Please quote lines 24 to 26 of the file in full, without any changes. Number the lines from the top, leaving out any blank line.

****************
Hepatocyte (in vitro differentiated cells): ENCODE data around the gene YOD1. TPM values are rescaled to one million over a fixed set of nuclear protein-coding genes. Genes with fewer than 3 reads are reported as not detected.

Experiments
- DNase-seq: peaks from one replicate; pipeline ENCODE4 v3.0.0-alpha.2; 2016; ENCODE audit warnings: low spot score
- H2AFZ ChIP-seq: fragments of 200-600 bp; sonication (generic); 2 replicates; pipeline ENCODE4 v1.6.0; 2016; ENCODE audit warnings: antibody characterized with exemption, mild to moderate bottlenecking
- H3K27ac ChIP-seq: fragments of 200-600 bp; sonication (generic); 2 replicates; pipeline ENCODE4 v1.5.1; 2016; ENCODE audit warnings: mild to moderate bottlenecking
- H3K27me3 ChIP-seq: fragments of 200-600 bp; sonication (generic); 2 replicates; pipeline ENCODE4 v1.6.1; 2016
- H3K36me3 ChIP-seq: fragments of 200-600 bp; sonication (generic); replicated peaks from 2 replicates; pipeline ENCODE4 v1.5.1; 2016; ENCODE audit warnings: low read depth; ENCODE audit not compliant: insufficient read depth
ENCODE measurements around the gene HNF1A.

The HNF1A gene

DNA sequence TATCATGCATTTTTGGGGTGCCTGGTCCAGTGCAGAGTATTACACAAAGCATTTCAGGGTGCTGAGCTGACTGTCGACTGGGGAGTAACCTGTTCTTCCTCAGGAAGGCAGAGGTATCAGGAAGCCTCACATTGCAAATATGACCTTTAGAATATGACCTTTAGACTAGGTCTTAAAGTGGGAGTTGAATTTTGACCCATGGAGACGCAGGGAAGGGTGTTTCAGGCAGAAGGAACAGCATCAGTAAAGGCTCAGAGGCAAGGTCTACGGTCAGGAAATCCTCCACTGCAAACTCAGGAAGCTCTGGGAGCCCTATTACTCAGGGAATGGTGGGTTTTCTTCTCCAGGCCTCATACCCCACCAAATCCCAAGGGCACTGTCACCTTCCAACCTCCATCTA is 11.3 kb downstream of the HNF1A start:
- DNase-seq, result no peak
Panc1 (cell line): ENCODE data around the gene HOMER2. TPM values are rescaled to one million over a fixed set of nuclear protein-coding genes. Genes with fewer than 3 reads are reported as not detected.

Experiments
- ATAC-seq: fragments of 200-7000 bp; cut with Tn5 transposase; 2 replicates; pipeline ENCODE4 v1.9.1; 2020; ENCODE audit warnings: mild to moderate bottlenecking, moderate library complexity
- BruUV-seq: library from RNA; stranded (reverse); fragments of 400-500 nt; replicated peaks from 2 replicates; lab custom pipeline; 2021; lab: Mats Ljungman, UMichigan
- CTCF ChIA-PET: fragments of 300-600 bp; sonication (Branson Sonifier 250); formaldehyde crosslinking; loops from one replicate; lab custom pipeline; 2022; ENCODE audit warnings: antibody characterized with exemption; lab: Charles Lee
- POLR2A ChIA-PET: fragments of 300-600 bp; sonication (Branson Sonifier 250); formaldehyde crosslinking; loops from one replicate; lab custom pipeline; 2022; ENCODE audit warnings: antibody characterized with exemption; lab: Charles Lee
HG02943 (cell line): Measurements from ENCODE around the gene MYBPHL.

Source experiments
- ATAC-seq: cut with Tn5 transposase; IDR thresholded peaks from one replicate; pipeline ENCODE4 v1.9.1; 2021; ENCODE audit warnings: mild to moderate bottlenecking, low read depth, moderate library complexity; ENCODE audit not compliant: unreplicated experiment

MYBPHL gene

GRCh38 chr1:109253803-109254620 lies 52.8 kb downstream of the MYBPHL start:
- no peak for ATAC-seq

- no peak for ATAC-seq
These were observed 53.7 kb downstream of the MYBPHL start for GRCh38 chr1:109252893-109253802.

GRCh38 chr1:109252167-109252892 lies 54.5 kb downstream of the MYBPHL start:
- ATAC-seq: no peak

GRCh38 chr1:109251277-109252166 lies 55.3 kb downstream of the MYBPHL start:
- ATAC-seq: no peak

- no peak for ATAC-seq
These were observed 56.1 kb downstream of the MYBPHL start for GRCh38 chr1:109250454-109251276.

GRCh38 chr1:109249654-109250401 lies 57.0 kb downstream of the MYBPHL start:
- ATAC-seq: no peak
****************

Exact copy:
- no peak for ATAC-seq
These were observed 53.7 kb downstream of the MYBPHL start for GRCh38 chr1:109252893-109253802.

GRCh38 chr1:109252167-109252892 lies 54.5 kb downstream of the MYBPHL start: